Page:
Are Product Roadmaps a Waste of Time?

Have you ever found yourself having worked very long and very hard on a product roadmap presentation for your senior management only to find that it didn’t have the impact you’d hoped?

How could this be? We had every resource, milestone, deadline and feature detailed to the letter. Yet, that meeting didn’t go the way we wanted, and we sure as hell don’t feel any more confident in the direction our product is going.

A product roadmap was supposed to fix our strategic problems and get all the stakeholders aligned. After the meeting, we go and make new updates to the roadmap and get ready for the next meeting. Several months go by and we realize, we’ve spent nearly all our time updating the roadmap or plan, but haven’t actually made any progress. Worse yet, someone eventually asks “did we talk with customers about this?” and that’s when it hits you… we may have a flawless plan to go and solve the wrong problems.

Product roadmaps give you “what” but not the “why”

I’d bet good money that if you have spent any significant time building product roadmaps, you eventually came to a point where you realized “this isn’t working”. You’re trying your best to get people on board with the design and product recommendations you’re making, but the roadmap just isn’t doing the trick. You make edit after edit and still, the senior management and design/development teams feel no more confident that we’re doing the right things. That’s because a product roadmap is a plan not a strategy.


The difference between a product roadmap and product strategy

I’m not here to tell you we don’t need plans. We do. Here’s the rub, a great plan to execute a solution to the wrong problem is nothing but a first class ticket to nowhere, or worse out of a job or business.

Product roadmaps focus heavily on features, deadlines, milestones, timelines and sometimes even resources. They can detail the entire plan to execute over several months (or years if you’re a masochist). Here’s the one thing they DON’T do… make sure we’re focused on solving the right problems for our customers and our business.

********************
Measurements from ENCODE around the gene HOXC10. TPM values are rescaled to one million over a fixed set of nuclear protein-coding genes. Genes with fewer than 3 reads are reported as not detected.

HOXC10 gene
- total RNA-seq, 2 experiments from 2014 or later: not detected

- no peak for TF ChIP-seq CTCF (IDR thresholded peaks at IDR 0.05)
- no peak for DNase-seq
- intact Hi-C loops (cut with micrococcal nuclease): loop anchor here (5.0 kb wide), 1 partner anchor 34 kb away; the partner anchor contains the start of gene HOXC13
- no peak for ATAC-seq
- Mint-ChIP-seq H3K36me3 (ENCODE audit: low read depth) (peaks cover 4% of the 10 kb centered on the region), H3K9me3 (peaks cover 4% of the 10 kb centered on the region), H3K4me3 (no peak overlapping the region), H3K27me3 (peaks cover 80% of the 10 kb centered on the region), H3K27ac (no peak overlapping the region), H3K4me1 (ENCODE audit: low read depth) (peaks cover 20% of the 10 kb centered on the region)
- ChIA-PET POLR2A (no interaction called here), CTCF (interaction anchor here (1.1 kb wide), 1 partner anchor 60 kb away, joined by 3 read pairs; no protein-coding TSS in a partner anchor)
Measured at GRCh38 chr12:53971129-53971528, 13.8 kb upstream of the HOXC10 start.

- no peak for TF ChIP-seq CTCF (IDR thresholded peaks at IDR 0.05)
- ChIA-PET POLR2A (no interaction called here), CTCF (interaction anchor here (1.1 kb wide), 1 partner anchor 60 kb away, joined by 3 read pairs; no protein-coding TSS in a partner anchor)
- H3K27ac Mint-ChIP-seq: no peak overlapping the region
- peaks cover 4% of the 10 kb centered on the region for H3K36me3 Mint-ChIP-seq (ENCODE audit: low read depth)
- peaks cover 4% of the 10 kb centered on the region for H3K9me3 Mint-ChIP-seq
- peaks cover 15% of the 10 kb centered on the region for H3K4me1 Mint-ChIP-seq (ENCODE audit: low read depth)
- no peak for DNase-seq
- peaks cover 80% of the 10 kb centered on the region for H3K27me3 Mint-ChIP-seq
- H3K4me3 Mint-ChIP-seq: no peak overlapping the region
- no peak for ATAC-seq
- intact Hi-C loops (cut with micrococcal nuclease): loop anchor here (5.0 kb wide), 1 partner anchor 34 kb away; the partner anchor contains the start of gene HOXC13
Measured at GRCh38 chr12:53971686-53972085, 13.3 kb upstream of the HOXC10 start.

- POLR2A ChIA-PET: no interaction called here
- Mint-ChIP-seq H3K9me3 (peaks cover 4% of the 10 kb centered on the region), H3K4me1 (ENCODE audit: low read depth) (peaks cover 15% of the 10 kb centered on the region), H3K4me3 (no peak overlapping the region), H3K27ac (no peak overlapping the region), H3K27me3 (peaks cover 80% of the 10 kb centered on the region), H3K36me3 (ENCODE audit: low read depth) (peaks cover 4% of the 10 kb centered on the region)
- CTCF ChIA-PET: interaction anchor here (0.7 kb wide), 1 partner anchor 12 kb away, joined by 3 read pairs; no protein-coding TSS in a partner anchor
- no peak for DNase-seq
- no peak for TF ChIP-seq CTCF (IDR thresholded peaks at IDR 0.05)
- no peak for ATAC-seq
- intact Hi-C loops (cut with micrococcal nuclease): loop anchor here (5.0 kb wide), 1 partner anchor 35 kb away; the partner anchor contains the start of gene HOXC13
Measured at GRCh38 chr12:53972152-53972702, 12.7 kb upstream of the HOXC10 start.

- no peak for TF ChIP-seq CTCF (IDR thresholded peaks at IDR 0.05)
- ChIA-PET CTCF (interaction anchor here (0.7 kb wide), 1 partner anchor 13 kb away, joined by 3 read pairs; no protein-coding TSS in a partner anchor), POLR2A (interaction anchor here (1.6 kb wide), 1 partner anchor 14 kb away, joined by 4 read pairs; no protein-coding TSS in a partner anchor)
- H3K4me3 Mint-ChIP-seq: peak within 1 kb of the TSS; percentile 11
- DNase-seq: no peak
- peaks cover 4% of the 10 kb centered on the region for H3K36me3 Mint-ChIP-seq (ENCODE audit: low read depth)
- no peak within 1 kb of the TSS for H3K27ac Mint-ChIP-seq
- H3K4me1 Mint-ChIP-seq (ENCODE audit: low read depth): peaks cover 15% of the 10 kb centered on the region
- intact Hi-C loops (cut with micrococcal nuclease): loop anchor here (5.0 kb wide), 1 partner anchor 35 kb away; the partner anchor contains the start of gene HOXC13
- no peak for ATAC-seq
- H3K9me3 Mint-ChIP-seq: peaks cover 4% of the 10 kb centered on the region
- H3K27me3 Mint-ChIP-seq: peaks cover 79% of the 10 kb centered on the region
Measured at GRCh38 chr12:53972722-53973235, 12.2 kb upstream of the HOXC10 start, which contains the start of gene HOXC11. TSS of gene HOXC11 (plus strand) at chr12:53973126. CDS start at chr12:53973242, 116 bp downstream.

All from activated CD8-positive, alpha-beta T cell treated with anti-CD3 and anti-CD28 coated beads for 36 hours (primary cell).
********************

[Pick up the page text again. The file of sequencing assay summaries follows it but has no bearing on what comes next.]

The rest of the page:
A product strategy on the other hand, focuses entirely on what we should be doing, but more importantly WHY. That “why” is the answer to “why is it good for our business” and “why is it valuable/useful/desirable to our customers”.


Build a product STRATEGY not a roadmap

Alright, so if the roadmap alone isn't’ going to solve our problem, what will? A product strategy. Now, there’s a whole gaggle of definitions for what a product strategy is, but here’s mine:

“An informed, intentional approach for a product or service driven by both customer needs/behavior and the goals that will maximize your success as an organization.”

More simply, a great product strategy is:

“A collection of smart, informed decisions”

Here are the 4 elements of every product strategy I’ve ever put together:

  1. Goals (for the product, user experience and business)
  2. User Research Insights
  3. Decisions that support 1 & 2
  4. Measurement plan for those decisions

That’s it.

Now a bulleted list is pretty simple to say, but it’s deceptively more complex than that (which I’m sure you already knew). The following is a bit more detail for each of those steps that makes a great product strategy.